The wealth divide in America is testament to capitalist inequality. Sociologist Professor G. William Domhoff demonstrates the American situation in Figure 1. 25 He then notes change over time in the American environment in Figure 2. 26 Primary sources have demonstrated that Australians are averse to having this situation occur within our country. Unfortunately, as Peter notes, Australia’s inequality is growing at a rate faster than that of the United States, Figure 3. 27 The impact of federal policy, as outlined by the OECD as a major cause of growing inequality, has been exemplified by the 2014 federal budget. 100% of focus group participants agreed that this budget would exacerbate income inequality.28
….. Spence has a third addition invaluable to this investigation, “In an age where information has become a valuable marketable commodity” 42. Thus he represents the role of political and social corruption within a capitalist environment. The fact that information has become a “commodity” lends the idea that it is purely a capitalist belief system which instigates such corruption. Furthermore, change is apparent that dishonesty within Australia is growing over time, as exemplified by the many enquiries and instances of corruption in modern society. Australia’s education is clearly in a period of growth, the Australian Bureau of Statistics claiming that “59% of Australians aged 25-64 years had a non-school qualification, up from 46% in 1990”. 43 However, there are two prime issues concerning Australian educational equality-locational disadvantage and private schooling
The Personal Interest Project has expanded my micro and macro world views, opening me to new explorations in politics, history, economics and society (all of which my interest has steadily grown in). As such, I am growing empathy and understanding of the world around me and am quickly developing skills of sociocultural literacy. Particularly relating to Asian economies, my mind has explored new territory in understanding. Furthermore, I have grown in my understanding of myself through dedicating myself to this PIP, and as such questioning my own beliefs and their validity in both the micro and macro worlds. The PIP also heavily nurtured my ability to disregard my own beliefs and bias concerning the topic. This existed originally simply due to my interest in the topic. In addition to growing my social and cultural literacy, my exploration into this topic improved my organisation skills. Planning and undertaking a 6 month assignment, undergoing multiple drafts, edits and reviews, took an enormous amount of commitment and organisation and I am glad (albeit slightly surprised) that it is finally complete.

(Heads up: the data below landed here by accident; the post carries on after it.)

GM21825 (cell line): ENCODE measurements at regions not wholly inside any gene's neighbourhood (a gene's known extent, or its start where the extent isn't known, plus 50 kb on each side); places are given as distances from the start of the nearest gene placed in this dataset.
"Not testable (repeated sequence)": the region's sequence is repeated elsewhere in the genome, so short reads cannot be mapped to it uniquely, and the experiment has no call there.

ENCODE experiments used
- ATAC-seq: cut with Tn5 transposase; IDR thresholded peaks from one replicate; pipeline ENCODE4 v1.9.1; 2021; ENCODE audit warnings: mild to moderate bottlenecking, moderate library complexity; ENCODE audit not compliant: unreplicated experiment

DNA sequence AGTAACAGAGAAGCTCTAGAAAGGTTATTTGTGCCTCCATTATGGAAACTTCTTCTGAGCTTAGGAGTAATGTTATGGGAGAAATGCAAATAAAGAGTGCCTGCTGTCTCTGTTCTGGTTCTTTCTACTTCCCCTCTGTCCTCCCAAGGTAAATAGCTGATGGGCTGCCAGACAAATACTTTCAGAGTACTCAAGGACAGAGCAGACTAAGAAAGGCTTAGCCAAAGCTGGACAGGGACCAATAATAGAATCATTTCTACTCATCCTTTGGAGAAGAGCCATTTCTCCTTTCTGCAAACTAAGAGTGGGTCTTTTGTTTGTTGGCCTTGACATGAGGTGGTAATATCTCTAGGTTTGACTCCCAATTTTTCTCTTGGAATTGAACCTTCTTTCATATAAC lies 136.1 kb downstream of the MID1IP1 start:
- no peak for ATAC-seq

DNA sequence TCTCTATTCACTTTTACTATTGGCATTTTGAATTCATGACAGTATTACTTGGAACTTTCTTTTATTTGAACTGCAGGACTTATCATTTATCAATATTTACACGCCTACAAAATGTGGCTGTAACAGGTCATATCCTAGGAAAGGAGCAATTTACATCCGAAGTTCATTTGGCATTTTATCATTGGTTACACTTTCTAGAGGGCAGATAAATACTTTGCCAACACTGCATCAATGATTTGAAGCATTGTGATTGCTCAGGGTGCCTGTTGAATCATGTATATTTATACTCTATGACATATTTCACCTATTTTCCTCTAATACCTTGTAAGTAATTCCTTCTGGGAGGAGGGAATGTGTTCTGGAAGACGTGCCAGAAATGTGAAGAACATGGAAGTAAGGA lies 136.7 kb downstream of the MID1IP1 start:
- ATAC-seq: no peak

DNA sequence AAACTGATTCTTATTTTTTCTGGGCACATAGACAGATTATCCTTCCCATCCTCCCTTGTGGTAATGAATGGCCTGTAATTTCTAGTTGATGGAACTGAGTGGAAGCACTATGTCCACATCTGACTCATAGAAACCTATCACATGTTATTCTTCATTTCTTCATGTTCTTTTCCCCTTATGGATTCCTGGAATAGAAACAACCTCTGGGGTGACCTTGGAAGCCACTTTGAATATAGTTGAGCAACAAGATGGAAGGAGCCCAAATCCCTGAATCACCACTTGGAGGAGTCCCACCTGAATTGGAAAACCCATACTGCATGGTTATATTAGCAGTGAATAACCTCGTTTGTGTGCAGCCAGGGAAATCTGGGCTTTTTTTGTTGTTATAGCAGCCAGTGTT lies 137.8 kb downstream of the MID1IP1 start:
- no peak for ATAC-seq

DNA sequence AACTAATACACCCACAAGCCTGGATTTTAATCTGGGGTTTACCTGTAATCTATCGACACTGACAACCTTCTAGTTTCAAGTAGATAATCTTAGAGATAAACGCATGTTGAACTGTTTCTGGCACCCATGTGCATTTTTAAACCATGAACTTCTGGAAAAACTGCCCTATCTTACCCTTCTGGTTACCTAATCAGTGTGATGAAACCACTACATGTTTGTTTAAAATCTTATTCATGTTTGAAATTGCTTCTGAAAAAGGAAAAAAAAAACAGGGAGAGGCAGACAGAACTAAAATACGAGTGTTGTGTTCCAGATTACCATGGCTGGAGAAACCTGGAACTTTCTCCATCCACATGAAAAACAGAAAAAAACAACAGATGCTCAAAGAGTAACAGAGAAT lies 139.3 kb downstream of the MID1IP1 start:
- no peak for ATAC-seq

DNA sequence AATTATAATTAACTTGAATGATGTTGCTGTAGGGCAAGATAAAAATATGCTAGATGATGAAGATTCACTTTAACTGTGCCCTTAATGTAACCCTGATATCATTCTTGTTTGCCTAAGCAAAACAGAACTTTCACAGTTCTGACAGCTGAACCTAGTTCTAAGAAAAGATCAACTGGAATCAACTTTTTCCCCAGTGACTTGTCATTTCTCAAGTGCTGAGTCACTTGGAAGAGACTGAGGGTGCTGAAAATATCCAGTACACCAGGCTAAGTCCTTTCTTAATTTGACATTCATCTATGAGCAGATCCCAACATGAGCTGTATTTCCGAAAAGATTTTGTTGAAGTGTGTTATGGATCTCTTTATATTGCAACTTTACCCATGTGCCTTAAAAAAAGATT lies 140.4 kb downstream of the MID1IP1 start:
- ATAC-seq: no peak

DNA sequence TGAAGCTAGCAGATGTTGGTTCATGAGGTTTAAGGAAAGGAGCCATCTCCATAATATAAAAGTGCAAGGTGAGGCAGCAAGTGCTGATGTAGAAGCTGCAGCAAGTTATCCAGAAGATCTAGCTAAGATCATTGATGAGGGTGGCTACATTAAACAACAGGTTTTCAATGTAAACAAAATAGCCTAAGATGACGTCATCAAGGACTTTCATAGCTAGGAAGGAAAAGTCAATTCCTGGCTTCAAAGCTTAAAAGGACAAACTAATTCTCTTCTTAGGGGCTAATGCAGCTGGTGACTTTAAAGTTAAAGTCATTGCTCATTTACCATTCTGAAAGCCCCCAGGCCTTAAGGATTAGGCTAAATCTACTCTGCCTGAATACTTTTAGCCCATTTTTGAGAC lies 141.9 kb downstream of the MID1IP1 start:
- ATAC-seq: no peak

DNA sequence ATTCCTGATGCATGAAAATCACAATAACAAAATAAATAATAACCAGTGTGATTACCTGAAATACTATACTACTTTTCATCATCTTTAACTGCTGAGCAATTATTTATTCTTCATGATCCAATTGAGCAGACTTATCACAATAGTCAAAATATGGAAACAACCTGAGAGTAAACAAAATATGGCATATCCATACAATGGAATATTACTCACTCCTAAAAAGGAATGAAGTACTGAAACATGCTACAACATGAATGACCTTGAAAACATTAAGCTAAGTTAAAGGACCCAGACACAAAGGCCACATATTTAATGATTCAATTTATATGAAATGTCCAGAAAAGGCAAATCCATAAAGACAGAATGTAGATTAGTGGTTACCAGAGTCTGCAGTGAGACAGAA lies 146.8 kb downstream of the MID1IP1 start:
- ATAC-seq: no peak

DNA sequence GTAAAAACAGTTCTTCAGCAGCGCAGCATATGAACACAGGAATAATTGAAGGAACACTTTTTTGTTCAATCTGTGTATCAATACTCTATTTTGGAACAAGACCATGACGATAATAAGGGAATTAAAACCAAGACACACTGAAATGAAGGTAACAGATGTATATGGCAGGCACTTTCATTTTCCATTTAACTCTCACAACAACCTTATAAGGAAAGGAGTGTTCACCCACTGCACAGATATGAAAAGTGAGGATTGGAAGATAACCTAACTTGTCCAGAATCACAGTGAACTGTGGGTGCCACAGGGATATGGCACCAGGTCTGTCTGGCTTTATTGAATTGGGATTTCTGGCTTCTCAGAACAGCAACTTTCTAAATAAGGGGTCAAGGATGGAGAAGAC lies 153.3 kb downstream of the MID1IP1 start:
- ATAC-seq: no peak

ANNOTATED RESOURCE LIST
Focus group conducted in Glenorie, 31 May 2014,
Consisted of 6 adults of varying ages, places of employment, genders and beliefs. Questions were qualitative and as such gave important personalised information about the domestic environment and individual opinion on it. I placed importance on having 6 adults of varying ages, places of employment, genders and beliefs in an attempt to provide many different perspectives on the topic. This did occur, however many of the topics we discussed did come to consensus. As such, this primary method of research was proved valid and provided crucial, valid information. The fact that often consistency was found in opinion demonstrates that popular belief is common throughout individuals involved in the focus group. This method is limited through the number of opinions expressed (6 is hardly a large pool of data), however it is incredibly in-depth and as it supports other primary and secondary sources it is reliable
Larson, R (2012), Bleakonomics, Pluto Press, United States of America
A great advantage of Larson’s work is that Bleakonomics (published 2012) deals with current affairs issues, therefore keeping his subject matter up to date. This means that data is current and modern trends can be evaluated. Although it is an American publication, Bleakonomics has very much a global take on the subject of capitalist economic institution and management. Although I will focus primarily on the societal effect of the values of the two concepts, the institutions themselves physically need to be investigated and evaluated. Larson’s work explores this and therefore makes it very important to my project.